Since then, Carter-Smith's art has branched out into cop­per crosses seen at var­i­ous bou­tiques and she said if she had been asked 11 years ago if she would be back on the fam­ily farm in Bis­marck, she would have thought they were crazy. But af­ter meet­ing her hus­band, the two moved onto 10 acres of the orig­i­nal farm, built their home and started by rais­ing chick­ens.

“And of course we added goats, a few pigs and col­lected some dogs along the way, as th­ese things tend to go,” she said. “We started up a gar­den as well. The farm­ing thing is just in my DNA and I've never been hap­pier than I am here. If I never went into town again, I'd be OK with that.”

Her lat­est ven­ture in farm­ing is an ef­fort to grow and har­vest her pro­duce year-round with the help of a hoop house. While sim­i­lar to a green­house in its struc­ture, a hoop house al­lows for grow­ing pro­duce in the ground.

“The Depart­ment of Agri­cul­ture had de­vel­oped a pro­gram to help new farm­ers with any­thing that they needed, but my hus­band didn't think they were go­ing to build a hoop house for me and I was go­ing to show him,” she said with a laugh.

“So I shared with them the di­men­sions of the house I needed and I made sure my hus­band was there when they said `We want to make it big­ger so we can give you the big­gest hoop house you could need.'

“And I said `Hear that? They're go­ing to give me the big­gest hoop house they can.'”

Carter-Smith said af­ter her dis­cus­sions with the Depart­ment of Agri­cul­ture and the Univer­sity of Arkansas re­search depart­ment, she would still need about $2,000 for ir­ri­ga­tion and la­bor to com­plete the pro­ject, and with that she cre­ated a Kick­starter cam­paign on­line.

“On Kick­starter, I shared a video of my goats and chick­ens, and within a month, we sur­passed my goal with do­na­tions com­ing from all over the coun­try,” she said. “I heard from a lot of peo­ple how much they loved the goats, but I think when they saw what we're plan­ning to do by be­ing able to plant in Jan­uary and con­tinue to grow and har­vest my heir­loom toma­toes through De­cem­ber, they were happy to give. I got do­na­tions from peo­ple I've never laid eyes on.”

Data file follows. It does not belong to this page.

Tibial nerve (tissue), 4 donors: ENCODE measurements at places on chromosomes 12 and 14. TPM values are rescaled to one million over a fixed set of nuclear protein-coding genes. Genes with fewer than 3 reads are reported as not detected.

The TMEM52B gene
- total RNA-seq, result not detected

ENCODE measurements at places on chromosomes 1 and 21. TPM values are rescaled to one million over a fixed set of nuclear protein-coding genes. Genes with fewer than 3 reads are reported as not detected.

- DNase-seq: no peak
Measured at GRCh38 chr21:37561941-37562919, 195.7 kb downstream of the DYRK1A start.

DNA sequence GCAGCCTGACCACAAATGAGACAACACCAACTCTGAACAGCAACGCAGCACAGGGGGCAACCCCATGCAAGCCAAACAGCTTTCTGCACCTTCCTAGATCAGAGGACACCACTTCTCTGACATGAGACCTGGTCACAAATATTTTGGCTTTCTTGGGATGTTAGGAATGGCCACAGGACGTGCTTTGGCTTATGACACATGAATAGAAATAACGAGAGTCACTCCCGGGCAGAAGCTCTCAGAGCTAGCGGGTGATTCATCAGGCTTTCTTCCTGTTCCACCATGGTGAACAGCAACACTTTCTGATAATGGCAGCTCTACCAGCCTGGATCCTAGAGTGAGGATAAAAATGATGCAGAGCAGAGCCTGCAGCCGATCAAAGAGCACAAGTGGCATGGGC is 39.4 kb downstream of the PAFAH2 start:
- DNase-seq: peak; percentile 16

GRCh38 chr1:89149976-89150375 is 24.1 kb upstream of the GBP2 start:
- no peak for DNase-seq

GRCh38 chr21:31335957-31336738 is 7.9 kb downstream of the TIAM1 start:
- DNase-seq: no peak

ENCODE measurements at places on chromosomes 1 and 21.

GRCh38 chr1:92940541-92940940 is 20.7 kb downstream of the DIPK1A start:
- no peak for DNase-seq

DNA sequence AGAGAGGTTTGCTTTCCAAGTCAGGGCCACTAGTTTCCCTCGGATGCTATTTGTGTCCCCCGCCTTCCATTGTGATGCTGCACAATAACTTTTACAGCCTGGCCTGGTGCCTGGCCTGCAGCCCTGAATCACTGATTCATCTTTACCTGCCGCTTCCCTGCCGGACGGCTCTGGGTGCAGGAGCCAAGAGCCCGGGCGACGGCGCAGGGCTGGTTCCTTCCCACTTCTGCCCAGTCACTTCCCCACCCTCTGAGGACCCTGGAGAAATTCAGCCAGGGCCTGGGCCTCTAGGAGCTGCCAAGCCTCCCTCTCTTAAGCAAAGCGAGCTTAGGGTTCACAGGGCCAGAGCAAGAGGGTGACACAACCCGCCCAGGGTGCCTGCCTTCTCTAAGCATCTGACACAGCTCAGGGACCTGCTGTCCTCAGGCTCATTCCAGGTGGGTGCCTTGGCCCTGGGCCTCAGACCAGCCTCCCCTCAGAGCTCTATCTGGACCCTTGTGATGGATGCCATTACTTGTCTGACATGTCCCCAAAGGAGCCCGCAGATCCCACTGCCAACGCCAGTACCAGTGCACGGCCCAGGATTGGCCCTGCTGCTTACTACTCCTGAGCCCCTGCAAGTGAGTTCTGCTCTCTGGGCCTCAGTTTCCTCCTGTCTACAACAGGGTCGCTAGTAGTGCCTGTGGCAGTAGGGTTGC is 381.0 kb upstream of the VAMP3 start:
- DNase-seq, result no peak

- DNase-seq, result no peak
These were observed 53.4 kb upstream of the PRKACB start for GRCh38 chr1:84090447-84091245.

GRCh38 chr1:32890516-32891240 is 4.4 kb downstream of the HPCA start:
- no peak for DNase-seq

The pur­pose of her hoop house gar­den is to grow the pro­duce that lo­cal restau­rants need and so far she has Cafe 1217 and Jahna's on board for the en­deavor.

“They give me a list of the heir­loom veg­eta­bles they need and I'll or­der them from Seed Savers (Ex­change), which car­ries only heir­loom gar­den seeds,” she said. “And to be an heir­loom, con­sider it like this — your grand­mother grows a tomato and she saves those seeds. Then when your mother grows up, your grand­mother gifts her with those seeds which she plants and saves the seeds from those toma­toes. Those seeds are then passed to you. It's a beau­ti­ful thing.”

As she con­tin­ues to grow in her ef­forts to pro­vide pro­duce lo­cally, Carter-Smith won't be slow­ing down her farm's pro­duc­tion any time soon.

“Some day, we'll add cows,” she said. “Beef cows, but cows none­the­less,” adding that some tra­di­tions are to be kept alive.